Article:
1. Computers
  2. Display Drivers
  3. Graphics Cards
  4. Memory
  5. Motherboards
  6. Processors
  7. Software
  8. Storage
  9. Operating Systems


Facebook RSS Twitter Twitter Google Plus


Phoronix Test Suite

OpenBenchmarking Benchmarking Platform
Phoromatic Test Orchestration

PowerColor SCS3 Radeon HD 4650 512MB

Michael Larabel

Published on 26 March 2009
Written by Michael Larabel
Page 2 of 3 - 16 Comments

Examination:

The cooling solution found on the Sapphire Radeon HD 4650 OC (and generally the other Radeon HD 4650 parts following AMD's reference design) was a single-slot cooler that only actively cooled the RV730PRO core and not the video memory. PowerColor had instead decided to attach this rather large aluminum heatsink. This aluminum cooler with about 36 fins and also has two heatpipes that run through it for helping to transfer the heat away from the graphics processor.

Like the other Radeon HD 4650 graphics cards, the video memory is not cooled by any RAM heatsinks. PowerColor uses Samsung ICs for this DDR2 memory (yes, DDR2, not GDDR3 like many of the other HD 4650 cards) that is clocked at 800MHz. The Samsung ICs were marked K4N51163QZ-HC20. The RV730PRO is clocked at the reference 600MHz speed.

Unlike many other Radeon HD 4650 graphics cards, this PowerColor model also does not have any CrossFire connectors for providing multi-GPU rendering support. When it comes to power, the Radeon HD 4650 is able to procure all of its power from a PCI Express 2.0 slot, so no external PCI-E power connector is needed.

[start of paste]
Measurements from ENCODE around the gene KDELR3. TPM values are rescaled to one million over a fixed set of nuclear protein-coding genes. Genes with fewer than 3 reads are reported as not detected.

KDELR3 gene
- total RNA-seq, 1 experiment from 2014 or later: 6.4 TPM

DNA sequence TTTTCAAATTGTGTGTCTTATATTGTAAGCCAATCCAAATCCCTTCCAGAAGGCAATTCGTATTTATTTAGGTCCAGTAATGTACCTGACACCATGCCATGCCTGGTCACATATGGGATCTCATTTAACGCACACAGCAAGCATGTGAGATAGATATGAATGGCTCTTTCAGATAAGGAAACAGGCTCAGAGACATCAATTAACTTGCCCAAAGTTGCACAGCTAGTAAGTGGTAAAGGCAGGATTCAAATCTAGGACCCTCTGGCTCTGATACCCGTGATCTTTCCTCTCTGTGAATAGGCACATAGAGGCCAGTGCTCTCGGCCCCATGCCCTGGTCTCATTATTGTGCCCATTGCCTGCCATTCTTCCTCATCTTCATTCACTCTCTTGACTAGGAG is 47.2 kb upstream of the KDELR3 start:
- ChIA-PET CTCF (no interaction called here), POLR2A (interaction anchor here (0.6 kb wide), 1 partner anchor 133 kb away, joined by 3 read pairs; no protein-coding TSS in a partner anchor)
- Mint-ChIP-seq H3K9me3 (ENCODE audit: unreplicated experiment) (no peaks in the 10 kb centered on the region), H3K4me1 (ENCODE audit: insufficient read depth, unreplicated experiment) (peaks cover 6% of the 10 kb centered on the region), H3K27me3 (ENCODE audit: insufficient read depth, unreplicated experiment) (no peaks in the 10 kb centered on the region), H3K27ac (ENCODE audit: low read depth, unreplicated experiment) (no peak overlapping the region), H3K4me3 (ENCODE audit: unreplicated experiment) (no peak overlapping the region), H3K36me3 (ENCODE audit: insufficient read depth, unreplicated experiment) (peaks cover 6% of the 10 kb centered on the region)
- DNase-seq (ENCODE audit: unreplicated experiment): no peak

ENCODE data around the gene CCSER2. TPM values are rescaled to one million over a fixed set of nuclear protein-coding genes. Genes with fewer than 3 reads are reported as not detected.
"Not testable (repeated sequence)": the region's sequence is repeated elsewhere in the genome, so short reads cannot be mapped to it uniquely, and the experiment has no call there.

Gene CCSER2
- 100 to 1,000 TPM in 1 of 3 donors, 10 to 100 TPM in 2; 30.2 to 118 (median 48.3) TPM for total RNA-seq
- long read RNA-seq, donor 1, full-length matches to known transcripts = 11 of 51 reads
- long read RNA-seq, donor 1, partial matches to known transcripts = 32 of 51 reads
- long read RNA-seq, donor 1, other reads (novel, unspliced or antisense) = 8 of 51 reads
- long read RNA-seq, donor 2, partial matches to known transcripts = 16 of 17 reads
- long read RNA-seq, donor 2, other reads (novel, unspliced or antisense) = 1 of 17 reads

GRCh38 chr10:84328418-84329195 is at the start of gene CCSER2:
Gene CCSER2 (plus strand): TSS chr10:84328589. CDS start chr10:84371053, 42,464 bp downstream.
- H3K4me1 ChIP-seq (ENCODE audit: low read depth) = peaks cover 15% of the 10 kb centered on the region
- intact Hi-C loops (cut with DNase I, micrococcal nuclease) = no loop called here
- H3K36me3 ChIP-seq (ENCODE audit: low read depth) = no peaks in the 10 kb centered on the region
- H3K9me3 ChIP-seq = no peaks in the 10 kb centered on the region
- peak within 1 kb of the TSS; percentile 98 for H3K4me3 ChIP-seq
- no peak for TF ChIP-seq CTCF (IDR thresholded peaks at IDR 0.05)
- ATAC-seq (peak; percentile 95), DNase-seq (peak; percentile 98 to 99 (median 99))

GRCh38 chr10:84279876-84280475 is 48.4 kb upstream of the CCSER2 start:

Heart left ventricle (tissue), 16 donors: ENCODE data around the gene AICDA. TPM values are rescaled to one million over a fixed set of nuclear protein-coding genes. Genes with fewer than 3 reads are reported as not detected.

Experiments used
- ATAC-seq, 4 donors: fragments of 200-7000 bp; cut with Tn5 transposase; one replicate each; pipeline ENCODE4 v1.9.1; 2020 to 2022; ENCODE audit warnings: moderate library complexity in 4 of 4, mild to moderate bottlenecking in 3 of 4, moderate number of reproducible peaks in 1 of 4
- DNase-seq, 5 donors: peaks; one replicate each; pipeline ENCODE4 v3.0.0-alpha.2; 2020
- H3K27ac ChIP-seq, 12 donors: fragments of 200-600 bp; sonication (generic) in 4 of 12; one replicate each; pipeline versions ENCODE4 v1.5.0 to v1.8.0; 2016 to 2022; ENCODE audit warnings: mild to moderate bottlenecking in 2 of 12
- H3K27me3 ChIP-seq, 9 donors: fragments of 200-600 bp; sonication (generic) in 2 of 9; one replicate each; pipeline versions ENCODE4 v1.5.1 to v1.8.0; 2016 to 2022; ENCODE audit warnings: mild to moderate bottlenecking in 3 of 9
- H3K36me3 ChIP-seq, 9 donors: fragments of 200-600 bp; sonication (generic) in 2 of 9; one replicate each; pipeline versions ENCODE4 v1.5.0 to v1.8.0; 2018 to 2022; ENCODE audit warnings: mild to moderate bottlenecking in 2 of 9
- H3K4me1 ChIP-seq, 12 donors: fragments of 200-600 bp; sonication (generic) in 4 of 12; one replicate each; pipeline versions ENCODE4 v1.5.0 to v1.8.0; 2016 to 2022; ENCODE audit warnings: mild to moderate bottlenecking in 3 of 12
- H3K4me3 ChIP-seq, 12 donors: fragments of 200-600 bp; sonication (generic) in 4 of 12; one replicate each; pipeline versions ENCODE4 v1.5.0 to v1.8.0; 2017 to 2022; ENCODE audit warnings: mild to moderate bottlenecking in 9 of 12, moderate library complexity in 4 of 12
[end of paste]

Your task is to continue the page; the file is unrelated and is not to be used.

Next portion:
The display connectors on the PowerColor SCS3 Radeon HD 4650 512MB include two dual-link DVI and one video output. HDMI displays can easily be connected using the included DVI to HDMI adapter on the retail models.

On the backside of the PowerColor graphics card are the other four Samsung DDR2 ICs. The aluminum cooler is attached to the graphics card via four bolts.

Latest Articles & Reviews
  1. Ubuntu 15.04 Offers Faster OpenGL For AMD Radeon GPUs On Open-Source
  2. Ubuntu 15.04 Brings Some Graphics Performance Improvements For Intel Haswell
  3. Sub-$20 802.11n USB WiFi Adapter That's Linux Friendly
  4. The Lenovo T450s Is Working Beautifully With Linux
  5. Linux 4.0 SSD EXT4 / Btrfs / XFS / F2FS Benchmarks
  6. Linux 4.0 Hard Drive Comparison With Six File-Systems
Latest Linux News
  1. GCC 5.2 Will Come In Two To Three Months
  2. AMD FP3 Motherboard Ported To Coreboot
  3. The Difference In Optimizations Between NIR & GLSL
  4. OpenMandriva Lx 3 Alpha: Adds UEFI Support, Defaults To LXQt
  5. Systemd Kills Off Shutdownd
  6. There's Now More Than 1,100 Games On Steam For Linux
  7. Btrfs In Linux 4.1 Has Fixes For File-Systems Of 20 Terabytes & Up
  8. Microsoft's CoreCLR Now Works On FreeBSD
  9. Unigine 2.0 Beta 2 Brings PBR, SSR, Kinect 2 Support
  10. KDBUS Still Hasn't Been Pulled, Might Not Land For Linux 4.1
Most Viewed News This Week
  1. AMD Releases New "AMDGPU" Linux Kernel Driver & Mesa Support
  2. Ubuntu's Desktop-Next Switching From .DEBs To Snappy
  3. My Favorite Computer Desk Of The Past Decade For Less Than $100
  4. EXT4 In Linux 4.1 Adds File-System Level Encryption
  5. AMD Open-Sources "Addrlib" From Catalyst
  6. Library Operating System (LibOS) For Linux Still Being Pursued
  7. Debian 8.0 Jessie Is Ready For Release This Weekend
  8. Linux-Powered Endless Computer Raises $100k+ In A Few Days